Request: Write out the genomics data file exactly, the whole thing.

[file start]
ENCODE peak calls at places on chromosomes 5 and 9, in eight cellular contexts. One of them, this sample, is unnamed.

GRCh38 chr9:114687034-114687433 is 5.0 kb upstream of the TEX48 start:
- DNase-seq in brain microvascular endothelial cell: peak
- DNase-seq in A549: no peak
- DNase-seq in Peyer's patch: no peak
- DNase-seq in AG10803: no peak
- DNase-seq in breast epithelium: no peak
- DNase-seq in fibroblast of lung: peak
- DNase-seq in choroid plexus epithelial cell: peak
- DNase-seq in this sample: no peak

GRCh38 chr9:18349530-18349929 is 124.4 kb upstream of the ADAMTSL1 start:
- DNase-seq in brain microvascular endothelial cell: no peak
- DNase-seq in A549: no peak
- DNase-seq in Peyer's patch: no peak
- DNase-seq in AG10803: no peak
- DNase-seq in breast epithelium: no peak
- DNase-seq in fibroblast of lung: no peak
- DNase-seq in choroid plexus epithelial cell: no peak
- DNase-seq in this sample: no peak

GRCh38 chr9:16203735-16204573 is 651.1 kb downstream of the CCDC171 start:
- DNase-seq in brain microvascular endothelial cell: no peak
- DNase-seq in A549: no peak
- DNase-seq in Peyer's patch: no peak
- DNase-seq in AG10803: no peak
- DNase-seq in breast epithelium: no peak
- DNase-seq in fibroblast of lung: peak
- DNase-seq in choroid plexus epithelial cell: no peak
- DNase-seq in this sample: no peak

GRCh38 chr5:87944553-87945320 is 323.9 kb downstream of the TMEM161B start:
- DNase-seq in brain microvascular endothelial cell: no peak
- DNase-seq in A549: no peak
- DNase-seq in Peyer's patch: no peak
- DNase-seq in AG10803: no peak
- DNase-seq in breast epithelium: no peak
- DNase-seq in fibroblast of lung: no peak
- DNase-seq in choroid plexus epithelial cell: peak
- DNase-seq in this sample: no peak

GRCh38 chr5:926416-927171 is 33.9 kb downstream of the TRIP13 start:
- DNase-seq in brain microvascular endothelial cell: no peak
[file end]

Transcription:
ENCODE peak calls at places on chromosomes 5 and 9, in eight cellular contexts. One of them, this sample, is unnamed.

GRCh38 chr9:114687034-114687433 is 5.0 kb upstream of the TEX48 start:
- DNase-seq in brain microvascular endothelial cell: peak
- DNase-seq in A549: no peak
- DNase-seq in Peyer's patch: no peak
- DNase-seq in AG10803: no peak
- DNase-seq in breast epithelium: no peak
- DNase-seq in fibroblast of lung: peak
- DNase-seq in choroid plexus epithelial cell: peak
- DNase-seq in this sample: no peak

GRCh38 chr9:18349530-18349929 is 124.4 kb upstream of the ADAMTSL1 start:
- DNase-seq in brain microvascular endothelial cell: no peak
- DNase-seq in A549: no peak
- DNase-seq in Peyer's patch: no peak
- DNase-seq in AG10803: no peak
- DNase-seq in breast epithelium: no peak
- DNase-seq in fibroblast of lung: no peak
- DNase-seq in choroid plexus epithelial cell: no peak
- DNase-seq in this sample: no peak

GRCh38 chr9:16203735-16204573 is 651.1 kb downstream of the CCDC171 start:
- DNase-seq in brain microvascular endothelial cell: no peak
- DNase-seq in A549: no peak
- DNase-seq in Peyer's patch: no peak
- DNase-seq in AG10803: no peak
- DNase-seq in breast epithelium: no peak
- DNase-seq in fibroblast of lung: peak
- DNase-seq in choroid plexus epithelial cell: no peak
- DNase-seq in this sample: no peak

GRCh38 chr5:87944553-87945320 is 323.9 kb downstream of the TMEM161B start:
- DNase-seq in brain microvascular endothelial cell: no peak
- DNase-seq in A549: no peak
- DNase-seq in Peyer's patch: no peak
- DNase-seq in AG10803: no peak
- DNase-seq in breast epithelium: no peak
- DNase-seq in fibroblast of lung: no peak
- DNase-seq in choroid plexus epithelial cell: peak
- DNase-seq in this sample: no peak

GRCh38 chr5:926416-927171 is 33.9 kb downstream of the TRIP13 start:
- DNase-seq in brain microvascular endothelial cell: no peak